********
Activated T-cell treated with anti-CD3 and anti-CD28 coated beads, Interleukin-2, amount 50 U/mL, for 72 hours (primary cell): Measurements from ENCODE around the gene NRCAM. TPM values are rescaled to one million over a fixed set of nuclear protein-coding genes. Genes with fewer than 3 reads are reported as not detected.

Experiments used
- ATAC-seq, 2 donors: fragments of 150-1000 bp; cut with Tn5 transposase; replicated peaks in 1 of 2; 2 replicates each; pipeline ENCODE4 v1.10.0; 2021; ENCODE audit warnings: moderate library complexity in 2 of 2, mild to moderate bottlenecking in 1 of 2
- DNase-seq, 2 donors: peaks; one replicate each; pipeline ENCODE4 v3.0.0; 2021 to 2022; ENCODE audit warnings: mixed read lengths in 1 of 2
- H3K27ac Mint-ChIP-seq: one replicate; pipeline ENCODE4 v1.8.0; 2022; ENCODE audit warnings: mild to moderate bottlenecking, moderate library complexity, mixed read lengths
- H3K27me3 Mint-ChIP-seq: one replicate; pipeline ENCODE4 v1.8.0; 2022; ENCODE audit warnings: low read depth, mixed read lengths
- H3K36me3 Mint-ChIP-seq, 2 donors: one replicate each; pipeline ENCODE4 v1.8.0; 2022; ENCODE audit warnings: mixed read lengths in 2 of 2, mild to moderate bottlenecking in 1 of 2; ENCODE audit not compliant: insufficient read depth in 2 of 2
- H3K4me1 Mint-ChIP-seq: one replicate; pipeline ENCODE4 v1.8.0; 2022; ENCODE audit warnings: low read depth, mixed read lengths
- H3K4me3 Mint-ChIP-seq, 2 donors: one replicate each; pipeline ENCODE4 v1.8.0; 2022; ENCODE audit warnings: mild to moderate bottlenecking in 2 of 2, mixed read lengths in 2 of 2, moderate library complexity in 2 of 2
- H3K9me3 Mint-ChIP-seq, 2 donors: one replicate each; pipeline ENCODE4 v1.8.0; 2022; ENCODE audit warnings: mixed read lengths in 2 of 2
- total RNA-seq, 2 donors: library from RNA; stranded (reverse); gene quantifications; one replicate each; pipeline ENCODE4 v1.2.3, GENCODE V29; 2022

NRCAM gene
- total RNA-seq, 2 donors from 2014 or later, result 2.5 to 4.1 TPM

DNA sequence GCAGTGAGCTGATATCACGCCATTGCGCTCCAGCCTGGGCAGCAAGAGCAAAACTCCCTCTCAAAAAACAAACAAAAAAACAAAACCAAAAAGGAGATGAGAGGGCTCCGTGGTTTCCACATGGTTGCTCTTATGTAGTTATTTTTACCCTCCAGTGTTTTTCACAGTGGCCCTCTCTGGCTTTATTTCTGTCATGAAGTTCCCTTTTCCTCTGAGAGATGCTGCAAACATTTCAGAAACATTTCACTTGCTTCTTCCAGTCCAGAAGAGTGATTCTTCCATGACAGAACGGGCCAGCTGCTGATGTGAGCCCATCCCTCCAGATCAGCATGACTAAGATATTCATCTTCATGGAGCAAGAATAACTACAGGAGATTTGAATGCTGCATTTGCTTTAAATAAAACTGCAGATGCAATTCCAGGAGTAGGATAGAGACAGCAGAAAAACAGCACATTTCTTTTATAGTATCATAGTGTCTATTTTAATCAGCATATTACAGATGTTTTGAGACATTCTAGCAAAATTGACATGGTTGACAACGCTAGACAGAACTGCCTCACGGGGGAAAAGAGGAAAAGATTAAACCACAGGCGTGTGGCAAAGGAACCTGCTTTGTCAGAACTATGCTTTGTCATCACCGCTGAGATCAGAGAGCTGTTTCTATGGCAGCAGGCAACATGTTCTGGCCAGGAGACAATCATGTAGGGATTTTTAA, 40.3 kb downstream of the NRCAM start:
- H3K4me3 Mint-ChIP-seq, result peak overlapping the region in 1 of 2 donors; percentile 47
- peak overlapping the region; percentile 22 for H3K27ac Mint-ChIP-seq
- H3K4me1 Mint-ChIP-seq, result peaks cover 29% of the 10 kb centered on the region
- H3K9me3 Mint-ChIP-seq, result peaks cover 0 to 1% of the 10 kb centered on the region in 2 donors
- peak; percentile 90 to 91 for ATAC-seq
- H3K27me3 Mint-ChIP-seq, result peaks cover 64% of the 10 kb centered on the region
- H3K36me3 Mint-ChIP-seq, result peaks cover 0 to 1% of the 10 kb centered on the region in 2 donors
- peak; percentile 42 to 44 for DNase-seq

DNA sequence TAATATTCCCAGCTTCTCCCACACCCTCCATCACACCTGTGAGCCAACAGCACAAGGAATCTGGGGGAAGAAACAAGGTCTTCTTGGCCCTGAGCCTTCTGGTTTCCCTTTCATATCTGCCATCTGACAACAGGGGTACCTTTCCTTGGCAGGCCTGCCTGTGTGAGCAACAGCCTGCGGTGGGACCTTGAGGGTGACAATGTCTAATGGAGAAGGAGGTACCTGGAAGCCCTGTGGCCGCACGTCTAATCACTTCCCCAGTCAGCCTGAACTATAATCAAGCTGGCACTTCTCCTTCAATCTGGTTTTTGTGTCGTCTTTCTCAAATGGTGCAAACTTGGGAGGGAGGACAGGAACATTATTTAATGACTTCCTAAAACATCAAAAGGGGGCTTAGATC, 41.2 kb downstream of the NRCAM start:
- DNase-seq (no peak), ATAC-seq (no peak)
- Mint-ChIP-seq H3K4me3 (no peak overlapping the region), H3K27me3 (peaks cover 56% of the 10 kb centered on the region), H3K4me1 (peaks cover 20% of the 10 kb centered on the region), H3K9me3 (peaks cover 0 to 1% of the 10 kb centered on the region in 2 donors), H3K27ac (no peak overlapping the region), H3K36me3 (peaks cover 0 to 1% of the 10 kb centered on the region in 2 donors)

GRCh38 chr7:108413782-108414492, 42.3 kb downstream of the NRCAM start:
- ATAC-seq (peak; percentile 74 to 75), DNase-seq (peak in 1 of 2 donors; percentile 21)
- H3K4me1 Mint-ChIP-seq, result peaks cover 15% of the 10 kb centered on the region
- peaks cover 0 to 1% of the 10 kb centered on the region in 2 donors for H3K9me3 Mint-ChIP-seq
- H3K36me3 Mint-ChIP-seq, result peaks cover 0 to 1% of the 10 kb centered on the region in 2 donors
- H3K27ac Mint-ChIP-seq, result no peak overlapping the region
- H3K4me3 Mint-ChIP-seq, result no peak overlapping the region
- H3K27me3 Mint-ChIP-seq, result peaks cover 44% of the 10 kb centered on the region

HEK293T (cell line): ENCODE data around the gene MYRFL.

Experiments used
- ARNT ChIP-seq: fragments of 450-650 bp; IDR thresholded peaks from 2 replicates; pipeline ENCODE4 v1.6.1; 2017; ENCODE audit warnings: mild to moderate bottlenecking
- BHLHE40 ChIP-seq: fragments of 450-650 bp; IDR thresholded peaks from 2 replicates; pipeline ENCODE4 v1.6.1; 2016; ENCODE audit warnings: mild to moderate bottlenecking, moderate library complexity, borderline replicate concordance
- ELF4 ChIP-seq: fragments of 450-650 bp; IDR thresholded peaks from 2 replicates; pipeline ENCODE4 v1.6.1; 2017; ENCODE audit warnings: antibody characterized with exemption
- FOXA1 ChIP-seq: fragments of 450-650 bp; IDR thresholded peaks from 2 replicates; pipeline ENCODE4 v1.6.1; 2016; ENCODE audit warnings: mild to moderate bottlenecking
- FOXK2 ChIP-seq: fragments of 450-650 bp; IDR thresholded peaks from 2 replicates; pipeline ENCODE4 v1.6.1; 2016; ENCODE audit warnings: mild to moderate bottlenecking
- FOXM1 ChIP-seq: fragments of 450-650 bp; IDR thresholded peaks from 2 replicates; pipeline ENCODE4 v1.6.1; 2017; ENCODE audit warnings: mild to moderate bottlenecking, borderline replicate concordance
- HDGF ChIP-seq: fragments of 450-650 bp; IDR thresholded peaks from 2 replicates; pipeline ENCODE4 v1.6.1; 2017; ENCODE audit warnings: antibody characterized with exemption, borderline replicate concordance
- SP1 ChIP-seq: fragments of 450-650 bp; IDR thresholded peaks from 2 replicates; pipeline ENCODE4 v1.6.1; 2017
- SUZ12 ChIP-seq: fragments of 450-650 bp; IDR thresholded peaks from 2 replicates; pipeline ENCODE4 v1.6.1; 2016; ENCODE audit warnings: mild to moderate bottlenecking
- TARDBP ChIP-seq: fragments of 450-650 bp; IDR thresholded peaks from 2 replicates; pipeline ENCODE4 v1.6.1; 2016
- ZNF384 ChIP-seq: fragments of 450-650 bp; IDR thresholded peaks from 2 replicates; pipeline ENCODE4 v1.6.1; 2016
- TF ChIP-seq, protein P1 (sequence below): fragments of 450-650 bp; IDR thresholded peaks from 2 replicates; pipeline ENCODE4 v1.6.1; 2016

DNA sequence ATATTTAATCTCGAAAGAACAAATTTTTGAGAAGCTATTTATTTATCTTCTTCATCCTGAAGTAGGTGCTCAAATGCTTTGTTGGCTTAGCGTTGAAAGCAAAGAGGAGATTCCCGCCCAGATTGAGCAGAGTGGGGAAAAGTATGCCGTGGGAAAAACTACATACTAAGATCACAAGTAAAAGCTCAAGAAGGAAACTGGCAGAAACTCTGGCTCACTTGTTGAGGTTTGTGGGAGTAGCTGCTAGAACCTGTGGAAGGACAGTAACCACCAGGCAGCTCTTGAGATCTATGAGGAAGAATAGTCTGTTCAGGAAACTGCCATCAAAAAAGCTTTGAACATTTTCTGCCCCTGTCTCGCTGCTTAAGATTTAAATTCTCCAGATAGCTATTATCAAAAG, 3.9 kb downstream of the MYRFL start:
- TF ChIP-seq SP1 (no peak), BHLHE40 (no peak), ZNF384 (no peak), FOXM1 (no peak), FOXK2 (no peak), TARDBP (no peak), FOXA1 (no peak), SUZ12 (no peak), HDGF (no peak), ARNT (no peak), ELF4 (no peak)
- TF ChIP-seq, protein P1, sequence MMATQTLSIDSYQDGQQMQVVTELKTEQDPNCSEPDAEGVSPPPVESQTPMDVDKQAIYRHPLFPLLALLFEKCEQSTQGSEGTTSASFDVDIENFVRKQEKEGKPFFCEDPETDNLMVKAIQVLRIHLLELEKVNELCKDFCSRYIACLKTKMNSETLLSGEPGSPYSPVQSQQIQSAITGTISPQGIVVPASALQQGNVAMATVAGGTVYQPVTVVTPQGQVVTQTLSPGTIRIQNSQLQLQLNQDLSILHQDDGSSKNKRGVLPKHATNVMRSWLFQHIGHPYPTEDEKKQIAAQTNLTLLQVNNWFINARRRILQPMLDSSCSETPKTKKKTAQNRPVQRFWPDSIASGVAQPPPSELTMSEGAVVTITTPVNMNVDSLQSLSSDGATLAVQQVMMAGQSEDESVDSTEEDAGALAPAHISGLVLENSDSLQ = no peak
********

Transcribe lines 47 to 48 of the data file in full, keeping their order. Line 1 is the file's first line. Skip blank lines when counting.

- TF ChIP-seq, protein P1 (sequence below): fragments of 450-650 bp; IDR thresholded peaks from 2 replicates; pipeline ENCODE4 v1.6.1; 2016

DNA sequence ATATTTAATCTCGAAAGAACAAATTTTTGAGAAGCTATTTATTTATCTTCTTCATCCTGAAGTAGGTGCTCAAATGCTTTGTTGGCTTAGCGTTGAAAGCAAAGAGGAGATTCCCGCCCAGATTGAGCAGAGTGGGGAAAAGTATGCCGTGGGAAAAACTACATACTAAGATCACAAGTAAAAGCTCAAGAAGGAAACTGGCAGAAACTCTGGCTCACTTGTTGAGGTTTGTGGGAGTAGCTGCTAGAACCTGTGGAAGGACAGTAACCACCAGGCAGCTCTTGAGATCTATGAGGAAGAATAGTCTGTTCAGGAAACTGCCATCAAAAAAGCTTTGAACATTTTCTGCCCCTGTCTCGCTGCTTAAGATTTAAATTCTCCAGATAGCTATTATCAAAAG, 3.9 kb downstream of the MYRFL start: